The key is to control emotions and keep them in their place. Feeling anger is not bad; letting that anger dictate your actions so that you lash out at someone is the problem.
Happiness over a child’s impending marriage is good, but if your happiness becomes a near-obsession, you then alienate friends and family with your narcissism, always trying to steer conversations toward that event or tuning out people when they want to talk about other things.
You may even become insensitive to the pain of others; obsessing about your pregnancy in front of a childless friend, as an example, or going on about your retirement plans to someone who has little means to retire shows great insensitivity. By not keeping your own emotions in check, you then become outright rude.
Eliminating emotions is not the answer, but controlling them, balancing them with respect, sensitivity, and an awareness of how we affect other people around us are the keys to overall emotional health.
Trying to force or fake emotions is the opposite side of this coin; since emotions are natural responses to what’s happening around us, trying to force them is not healthy. If you’re not happy with your home life, as an example, putting on a show of happiness does nothing to address the underlying causes of your unhappiness.
Always pretending to be positive when you’re actually struggling with mental and emotional issues can mean never addressing those issues, so that they eventually cause anxiety, panic attacks, depression, and a host of other physical symptoms.
Keeping emotions in their place, having a healthy expression of emotions, means not allowing them to control your life and your actions, while not forcing or faking them either.
cults and emotional control
Now that you’ve considered a bit of information about emotions and their place, consider how this relates to cults. Controlling emotions, or insistence that congregants either stifle or show certain feelings or emotions, is an earmark of a cult.
The cult leaders are not concerned with whether or not members are truly emotionally healthy, but are only concerned with their outward appearance, with how they act and are perceived by others. Those leaders want members to appear happy and joyful and never show sadness, anxiety, or grief, no matter their true emotions.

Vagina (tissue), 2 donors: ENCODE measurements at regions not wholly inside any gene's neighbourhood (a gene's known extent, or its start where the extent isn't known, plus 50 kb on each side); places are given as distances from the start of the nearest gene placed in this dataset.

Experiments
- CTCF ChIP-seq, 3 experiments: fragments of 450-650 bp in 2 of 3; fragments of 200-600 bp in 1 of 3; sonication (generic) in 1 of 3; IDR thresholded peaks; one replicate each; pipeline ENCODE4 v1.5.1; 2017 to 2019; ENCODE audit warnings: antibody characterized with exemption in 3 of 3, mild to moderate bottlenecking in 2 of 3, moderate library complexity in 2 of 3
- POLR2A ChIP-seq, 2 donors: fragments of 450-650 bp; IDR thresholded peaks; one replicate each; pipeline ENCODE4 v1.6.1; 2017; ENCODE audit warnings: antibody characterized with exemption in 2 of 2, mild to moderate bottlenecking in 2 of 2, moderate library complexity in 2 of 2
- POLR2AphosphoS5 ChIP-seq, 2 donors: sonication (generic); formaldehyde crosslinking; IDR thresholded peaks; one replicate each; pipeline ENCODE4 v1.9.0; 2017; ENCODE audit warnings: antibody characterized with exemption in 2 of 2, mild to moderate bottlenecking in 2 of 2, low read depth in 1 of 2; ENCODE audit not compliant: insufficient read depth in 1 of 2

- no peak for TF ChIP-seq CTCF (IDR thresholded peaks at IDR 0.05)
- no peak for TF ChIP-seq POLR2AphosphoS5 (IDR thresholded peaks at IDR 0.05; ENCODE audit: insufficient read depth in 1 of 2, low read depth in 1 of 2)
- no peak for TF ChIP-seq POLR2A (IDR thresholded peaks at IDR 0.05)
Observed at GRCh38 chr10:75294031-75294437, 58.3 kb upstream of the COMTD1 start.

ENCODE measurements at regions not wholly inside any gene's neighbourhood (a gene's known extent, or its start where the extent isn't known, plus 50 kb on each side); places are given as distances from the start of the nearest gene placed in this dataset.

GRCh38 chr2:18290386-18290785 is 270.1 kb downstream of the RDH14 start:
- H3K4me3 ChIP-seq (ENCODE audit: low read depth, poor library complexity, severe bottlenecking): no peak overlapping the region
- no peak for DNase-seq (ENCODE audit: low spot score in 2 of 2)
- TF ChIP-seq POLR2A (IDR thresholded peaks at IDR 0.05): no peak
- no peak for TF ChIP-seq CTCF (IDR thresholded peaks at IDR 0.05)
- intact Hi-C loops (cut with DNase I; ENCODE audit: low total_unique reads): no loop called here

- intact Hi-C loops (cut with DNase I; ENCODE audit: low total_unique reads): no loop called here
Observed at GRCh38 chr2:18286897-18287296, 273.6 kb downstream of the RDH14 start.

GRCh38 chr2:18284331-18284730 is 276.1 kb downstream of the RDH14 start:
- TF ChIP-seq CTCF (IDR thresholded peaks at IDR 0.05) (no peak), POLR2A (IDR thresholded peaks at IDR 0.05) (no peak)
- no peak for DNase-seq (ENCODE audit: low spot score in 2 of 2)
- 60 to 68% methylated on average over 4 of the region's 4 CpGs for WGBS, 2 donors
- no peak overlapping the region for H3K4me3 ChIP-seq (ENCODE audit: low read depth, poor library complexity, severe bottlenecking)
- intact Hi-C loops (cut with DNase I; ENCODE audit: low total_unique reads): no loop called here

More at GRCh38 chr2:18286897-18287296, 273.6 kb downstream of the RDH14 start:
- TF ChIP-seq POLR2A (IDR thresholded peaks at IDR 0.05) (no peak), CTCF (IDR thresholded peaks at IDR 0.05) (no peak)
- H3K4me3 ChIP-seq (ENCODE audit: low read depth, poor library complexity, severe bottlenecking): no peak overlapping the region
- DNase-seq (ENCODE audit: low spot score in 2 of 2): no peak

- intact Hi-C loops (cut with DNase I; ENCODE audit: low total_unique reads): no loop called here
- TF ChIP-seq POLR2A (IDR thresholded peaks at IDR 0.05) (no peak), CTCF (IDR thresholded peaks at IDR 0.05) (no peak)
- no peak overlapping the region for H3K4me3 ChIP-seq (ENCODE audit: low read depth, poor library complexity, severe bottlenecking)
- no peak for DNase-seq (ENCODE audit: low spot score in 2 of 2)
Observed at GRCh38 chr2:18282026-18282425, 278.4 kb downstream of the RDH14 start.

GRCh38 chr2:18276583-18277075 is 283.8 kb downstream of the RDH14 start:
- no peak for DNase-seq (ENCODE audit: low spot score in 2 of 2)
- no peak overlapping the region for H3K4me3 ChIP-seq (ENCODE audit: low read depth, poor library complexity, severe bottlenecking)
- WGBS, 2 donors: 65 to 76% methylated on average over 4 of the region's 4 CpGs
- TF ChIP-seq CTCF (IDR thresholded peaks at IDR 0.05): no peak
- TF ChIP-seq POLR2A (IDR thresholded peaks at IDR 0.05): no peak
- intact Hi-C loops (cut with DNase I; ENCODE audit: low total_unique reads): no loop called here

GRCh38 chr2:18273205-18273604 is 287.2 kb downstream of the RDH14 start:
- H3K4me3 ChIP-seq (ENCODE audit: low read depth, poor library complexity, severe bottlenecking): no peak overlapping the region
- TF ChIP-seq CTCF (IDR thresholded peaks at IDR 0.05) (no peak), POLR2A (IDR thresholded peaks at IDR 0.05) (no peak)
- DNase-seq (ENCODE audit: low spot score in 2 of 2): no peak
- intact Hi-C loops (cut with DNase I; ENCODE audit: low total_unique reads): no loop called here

This is because the appearance of cult members reflects on the cult itself and how it is perceived by outsiders, so this façade of happiness is more important than the actual emotional health of its members.
However, how do you know when a group or individual has crossed the line into actual control, versus encouragement or good advice? While this can be very subjective, compare these two statements:
- “God loves you no matter what.”
- “Happiness is a sign of having god’s blessing.”
The first statement might make a person feel genuine, sincere happiness, thinking that there’s a higher power who loves and accepts them. Who wouldn’t be happy knowing that?
The second statement, however, demands happiness, even if it’s not genuine. If you don’t feel happy, god is withholding something from you, or you can get that blessing from god by acting happy no matter how you really feel.
This type of test can also apply to controlling relationships. Again, consider two statements by way of comparison:
- “Why are you always sad?”
- “Stop being so depressed; it bothers me.”
The first question allows you to get to the root of your sadness, whereas the second statement tells you how to feel, and says that you shouldn’t feel sadness just because the other person says so! Yes, if your depression is causing issues between you and someone else, and certainly if you’ve become neglectful or abusive, then this behavior should be addressed. However, simply demanding that you no longer feel a certain way is very controlling, and not healthy.
This is typically how cults and abusive or high-control religions, groups, and families operate when it comes to emotional control. Rather than creating an environment that naturally results in healthy emotions, or encouraging you to have better emotional health overall, certain feelings are just forbidden or demanded.
This control may even extend further, with a cult reminding you to always seem happy and positive when performing services for them, or when in the company of those not part of the cult. Religious leaders may incessantly demand that you seem positive, but especially when identifying yourself as belonging to the religion.
Not only are these demands overly controlling, but they may also indicate that the organization itself is not as positive as it seems. After all, if the religion was truly a force for good and offered many positive benefits, and if you were happy to be part of it, then you wouldn’t need to force a smile when talking about it!
However, rather than addressing any concerns congregants might have about the religion, a controlling cult will simply demand an outward show of happiness, and not actually create real happiness among followers.
A positive religion or other such group is similar to a healthy, happy relationship and home life. Real emotions are safe in such a family, with root causes of negative and harmful emotions explored and addressed, rather than demanding that such emotions simply “go away.” Real happiness will be created or come naturally, not faked. Anything else is abusive, controlling, and a potential sign of a cult.